Mania is always relative to the normal rate of intensity of the person being diagnosed with it; therefore, an easily-angered person may exhibit mania by getting even angrier even more quickly, and an intelligent person may adopt seemingly "genius" characteristics and an ability to perform and to articulate thought beyond what they can do in a normal mood. But perhaps the easiest indicator of mania would be if a noticeably clinically depressed person becomes suddenly cheerful, optimistic, happy, and full of energy. Other elements of mania may include delusions (of grandeur, potential, or otherwise), hypersensitivity, hypersexuality, hyper-religiosity, hyperactivity, impulsiveness, talkativeness, an internal pressure to keep talking (over-explanation) or rapid speech, grandiose ideas and plans, and decreased need for sleep (e.g. feeling rested after 3 or 4 hours of sleep). In manic and hypomanic cases, the afflicted person may engage in out-of-character behavior, such as questionable business transactions, wasteful expenditures of money, risky sexual activity, recreational drug abuse, abnormal social interaction, or highly vocal arguments uncharacteristic of previous behaviors. These behaviors may increase stress in personal relationships, lead to problems at work and increase the risk of altercations with law enforcement. There is a high risk of impulsively taking part in activities potentially harmful to self and others.[citation needed]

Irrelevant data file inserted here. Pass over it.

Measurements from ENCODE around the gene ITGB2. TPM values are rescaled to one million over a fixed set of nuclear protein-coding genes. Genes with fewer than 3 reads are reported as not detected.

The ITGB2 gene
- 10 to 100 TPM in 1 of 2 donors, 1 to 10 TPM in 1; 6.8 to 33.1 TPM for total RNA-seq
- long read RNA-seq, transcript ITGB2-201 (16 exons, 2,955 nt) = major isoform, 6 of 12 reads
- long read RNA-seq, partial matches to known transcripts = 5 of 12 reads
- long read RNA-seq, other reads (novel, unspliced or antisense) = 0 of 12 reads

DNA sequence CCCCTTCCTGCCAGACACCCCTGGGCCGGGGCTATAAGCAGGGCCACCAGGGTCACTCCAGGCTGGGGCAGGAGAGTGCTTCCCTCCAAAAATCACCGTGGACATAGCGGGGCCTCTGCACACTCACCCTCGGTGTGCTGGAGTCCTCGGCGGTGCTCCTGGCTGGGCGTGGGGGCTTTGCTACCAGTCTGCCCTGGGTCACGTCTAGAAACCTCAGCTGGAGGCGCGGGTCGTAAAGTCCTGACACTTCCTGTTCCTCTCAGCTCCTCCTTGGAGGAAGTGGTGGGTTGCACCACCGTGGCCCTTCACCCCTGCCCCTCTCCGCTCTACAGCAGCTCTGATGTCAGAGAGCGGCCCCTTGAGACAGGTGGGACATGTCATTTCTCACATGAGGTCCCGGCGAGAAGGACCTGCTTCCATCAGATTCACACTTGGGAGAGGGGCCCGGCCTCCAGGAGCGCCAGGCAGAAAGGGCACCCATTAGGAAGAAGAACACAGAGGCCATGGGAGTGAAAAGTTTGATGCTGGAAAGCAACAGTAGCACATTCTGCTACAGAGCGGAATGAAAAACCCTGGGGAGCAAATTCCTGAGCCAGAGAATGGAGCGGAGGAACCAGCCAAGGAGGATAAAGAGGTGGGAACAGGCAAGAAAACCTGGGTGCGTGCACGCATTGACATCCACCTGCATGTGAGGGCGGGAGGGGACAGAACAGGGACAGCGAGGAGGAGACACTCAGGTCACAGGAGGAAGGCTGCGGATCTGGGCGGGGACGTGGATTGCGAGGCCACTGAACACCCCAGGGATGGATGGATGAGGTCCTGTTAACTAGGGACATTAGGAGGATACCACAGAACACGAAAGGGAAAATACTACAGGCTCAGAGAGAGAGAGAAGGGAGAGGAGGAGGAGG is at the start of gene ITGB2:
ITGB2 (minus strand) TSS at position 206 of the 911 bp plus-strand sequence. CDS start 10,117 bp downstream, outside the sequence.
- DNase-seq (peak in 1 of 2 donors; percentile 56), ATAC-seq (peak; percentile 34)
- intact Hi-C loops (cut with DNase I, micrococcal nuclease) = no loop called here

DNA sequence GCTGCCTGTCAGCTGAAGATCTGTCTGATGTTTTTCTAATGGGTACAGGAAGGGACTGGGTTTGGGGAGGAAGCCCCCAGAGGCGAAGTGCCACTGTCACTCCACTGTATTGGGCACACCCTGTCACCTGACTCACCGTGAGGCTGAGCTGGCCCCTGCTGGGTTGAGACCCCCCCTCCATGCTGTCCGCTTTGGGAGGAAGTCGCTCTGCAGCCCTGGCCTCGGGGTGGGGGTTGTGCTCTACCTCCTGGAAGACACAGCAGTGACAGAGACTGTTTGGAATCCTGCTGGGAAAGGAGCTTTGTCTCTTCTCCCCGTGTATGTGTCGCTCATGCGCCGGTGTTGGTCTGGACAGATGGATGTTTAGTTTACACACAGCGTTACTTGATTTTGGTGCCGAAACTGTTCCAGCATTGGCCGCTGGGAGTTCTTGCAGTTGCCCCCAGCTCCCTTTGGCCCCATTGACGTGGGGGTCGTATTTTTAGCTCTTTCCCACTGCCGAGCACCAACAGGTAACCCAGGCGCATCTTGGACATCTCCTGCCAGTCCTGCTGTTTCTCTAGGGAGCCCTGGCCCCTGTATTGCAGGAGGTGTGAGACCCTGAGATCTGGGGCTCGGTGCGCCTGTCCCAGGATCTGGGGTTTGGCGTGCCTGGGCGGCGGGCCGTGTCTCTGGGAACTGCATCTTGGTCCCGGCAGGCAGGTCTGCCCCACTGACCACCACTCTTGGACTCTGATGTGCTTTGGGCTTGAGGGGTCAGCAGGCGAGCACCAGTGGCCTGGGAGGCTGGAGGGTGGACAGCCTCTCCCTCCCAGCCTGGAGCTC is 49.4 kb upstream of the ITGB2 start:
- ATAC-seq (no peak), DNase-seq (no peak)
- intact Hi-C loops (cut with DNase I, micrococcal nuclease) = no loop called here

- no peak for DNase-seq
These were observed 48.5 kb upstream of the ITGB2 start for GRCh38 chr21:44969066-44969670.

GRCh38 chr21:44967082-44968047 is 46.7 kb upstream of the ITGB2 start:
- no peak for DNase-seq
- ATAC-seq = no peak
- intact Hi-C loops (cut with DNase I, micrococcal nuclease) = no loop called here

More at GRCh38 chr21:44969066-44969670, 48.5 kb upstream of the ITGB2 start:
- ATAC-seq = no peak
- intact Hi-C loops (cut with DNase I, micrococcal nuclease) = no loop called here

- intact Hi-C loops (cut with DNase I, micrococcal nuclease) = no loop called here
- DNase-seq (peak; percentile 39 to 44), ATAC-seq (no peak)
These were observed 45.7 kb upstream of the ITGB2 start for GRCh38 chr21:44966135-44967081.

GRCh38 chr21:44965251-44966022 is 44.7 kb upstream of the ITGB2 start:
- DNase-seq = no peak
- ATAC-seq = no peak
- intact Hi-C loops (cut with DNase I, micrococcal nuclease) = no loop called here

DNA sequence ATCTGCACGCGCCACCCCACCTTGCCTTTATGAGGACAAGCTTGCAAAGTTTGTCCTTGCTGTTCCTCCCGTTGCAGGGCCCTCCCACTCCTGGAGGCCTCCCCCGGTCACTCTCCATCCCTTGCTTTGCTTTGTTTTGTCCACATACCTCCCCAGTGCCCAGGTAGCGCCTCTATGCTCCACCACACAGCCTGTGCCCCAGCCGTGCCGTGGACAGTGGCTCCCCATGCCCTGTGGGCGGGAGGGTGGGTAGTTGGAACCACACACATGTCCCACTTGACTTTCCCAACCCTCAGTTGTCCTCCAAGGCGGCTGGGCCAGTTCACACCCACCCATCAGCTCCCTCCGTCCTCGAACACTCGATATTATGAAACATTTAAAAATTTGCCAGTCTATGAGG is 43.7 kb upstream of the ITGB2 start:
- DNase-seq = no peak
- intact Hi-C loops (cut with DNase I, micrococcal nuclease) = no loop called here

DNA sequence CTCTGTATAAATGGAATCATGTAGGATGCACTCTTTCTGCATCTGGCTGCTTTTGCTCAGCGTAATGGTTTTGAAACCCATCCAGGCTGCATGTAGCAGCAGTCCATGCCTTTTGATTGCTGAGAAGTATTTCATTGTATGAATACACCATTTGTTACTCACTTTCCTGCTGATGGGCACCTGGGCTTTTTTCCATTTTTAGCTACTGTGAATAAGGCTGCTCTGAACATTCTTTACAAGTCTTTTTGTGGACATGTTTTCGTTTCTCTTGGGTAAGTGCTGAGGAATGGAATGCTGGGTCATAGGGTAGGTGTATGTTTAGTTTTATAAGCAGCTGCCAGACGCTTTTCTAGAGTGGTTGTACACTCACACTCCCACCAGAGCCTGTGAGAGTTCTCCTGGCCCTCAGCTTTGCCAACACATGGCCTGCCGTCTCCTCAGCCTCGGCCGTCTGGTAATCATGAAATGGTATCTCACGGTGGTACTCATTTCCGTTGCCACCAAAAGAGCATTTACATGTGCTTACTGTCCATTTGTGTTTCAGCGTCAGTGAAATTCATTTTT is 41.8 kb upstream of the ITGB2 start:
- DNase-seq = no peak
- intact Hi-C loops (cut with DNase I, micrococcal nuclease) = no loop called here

Although "severely elevated mood" sounds somewhat desirable and enjoyable, the experience of mania is ultimately often quite unpleasant and sometimes disturbing, if not frightening, for the person involved and for those close to them, and it may lead to impulsive behavior that may later be regretted. It can also often be complicated by the sufferer's lack of judgment and insight regarding periods of exacerbation of characteristic states. Manic patients are frequently grandiose, obsessive, impulsive, irritable, belligerent, and frequently deny anything is wrong with them. Because mania frequently encourages high energy and decreased perception of need or ability to sleep, within a few days of a manic cycle, sleep-deprived psychosis may appear, further complicating the ability to think clearly. Racing thoughts and misperceptions lead to frustration and decreased ability to communicate with others.

There are different "stages" or "states" of mania. A minor state is essentially hypomania and, like hypomania's characteristics, may involve increased creativity, wit, gregariousness, and ambition. Full-blown mania will make a person feel elated, but perhaps also irritable, frustrated, and even disconnected from reality.